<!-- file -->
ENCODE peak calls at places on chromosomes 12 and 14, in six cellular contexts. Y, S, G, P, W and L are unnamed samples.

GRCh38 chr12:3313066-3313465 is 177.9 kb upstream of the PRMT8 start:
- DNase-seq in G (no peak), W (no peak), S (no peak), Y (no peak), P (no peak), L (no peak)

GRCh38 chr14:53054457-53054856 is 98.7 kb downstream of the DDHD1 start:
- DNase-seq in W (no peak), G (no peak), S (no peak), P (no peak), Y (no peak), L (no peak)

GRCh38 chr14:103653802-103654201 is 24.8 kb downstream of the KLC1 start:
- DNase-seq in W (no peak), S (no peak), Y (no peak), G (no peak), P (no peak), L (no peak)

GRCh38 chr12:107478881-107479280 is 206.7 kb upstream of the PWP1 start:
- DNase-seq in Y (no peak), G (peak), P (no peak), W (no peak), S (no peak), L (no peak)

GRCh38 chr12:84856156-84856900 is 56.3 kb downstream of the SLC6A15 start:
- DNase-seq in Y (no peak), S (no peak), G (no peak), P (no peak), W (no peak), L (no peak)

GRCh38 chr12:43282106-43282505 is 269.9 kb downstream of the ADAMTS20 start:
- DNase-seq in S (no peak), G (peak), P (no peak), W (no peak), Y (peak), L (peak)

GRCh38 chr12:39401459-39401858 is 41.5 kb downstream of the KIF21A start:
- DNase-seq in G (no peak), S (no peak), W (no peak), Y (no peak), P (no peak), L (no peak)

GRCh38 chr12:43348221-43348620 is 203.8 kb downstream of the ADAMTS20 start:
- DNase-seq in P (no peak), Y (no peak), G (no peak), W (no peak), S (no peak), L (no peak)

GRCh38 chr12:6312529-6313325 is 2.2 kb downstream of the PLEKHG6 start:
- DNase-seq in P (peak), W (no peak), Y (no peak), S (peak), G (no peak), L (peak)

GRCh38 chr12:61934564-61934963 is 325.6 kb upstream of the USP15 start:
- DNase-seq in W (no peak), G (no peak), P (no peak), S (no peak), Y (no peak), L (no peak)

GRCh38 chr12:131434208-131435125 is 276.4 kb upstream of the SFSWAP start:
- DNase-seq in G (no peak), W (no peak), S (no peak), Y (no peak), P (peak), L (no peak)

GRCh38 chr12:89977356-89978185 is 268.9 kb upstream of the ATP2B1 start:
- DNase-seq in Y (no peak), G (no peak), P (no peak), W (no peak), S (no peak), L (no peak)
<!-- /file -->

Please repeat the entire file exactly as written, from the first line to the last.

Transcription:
ENCODE peak calls at places on chromosomes 12 and 14, in six cellular contexts. Y, S, G, P, W and L are unnamed samples.

GRCh38 chr12:3313066-3313465 is 177.9 kb upstream of the PRMT8 start:
- DNase-seq in G (no peak), W (no peak), S (no peak), Y (no peak), P (no peak), L (no peak)

GRCh38 chr14:53054457-53054856 is 98.7 kb downstream of the DDHD1 start:
- DNase-seq in W (no peak), G (no peak), S (no peak), P (no peak), Y (no peak), L (no peak)

GRCh38 chr14:103653802-103654201 is 24.8 kb downstream of the KLC1 start:
- DNase-seq in W (no peak), S (no peak), Y (no peak), G (no peak), P (no peak), L (no peak)

GRCh38 chr12:107478881-107479280 is 206.7 kb upstream of the PWP1 start:
- DNase-seq in Y (no peak), G (peak), P (no peak), W (no peak), S (no peak), L (no peak)

GRCh38 chr12:84856156-84856900 is 56.3 kb downstream of the SLC6A15 start:
- DNase-seq in Y (no peak), S (no peak), G (no peak), P (no peak), W (no peak), L (no peak)

GRCh38 chr12:43282106-43282505 is 269.9 kb downstream of the ADAMTS20 start:
- DNase-seq in S (no peak), G (peak), P (no peak), W (no peak), Y (peak), L (peak)

GRCh38 chr12:39401459-39401858 is 41.5 kb downstream of the KIF21A start:
- DNase-seq in G (no peak), S (no peak), W (no peak), Y (no peak), P (no peak), L (no peak)

GRCh38 chr12:43348221-43348620 is 203.8 kb downstream of the ADAMTS20 start:
- DNase-seq in P (no peak), Y (no peak), G (no peak), W (no peak), S (no peak), L (no peak)

GRCh38 chr12:6312529-6313325 is 2.2 kb downstream of the PLEKHG6 start:
- DNase-seq in P (peak), W (no peak), Y (no peak), S (peak), G (no peak), L (peak)

GRCh38 chr12:61934564-61934963 is 325.6 kb upstream of the USP15 start:
- DNase-seq in W (no peak), G (no peak), P (no peak), S (no peak), Y (no peak), L (no peak)

GRCh38 chr12:131434208-131435125 is 276.4 kb upstream of the SFSWAP start:
- DNase-seq in G (no peak), W (no peak), S (no peak), Y (no peak), P (peak), L (no peak)

GRCh38 chr12:89977356-89978185 is 268.9 kb upstream of the ATP2B1 start:
- DNase-seq in Y (no peak), G (no peak), P (no peak), W (no peak), S (no peak), L (no peak)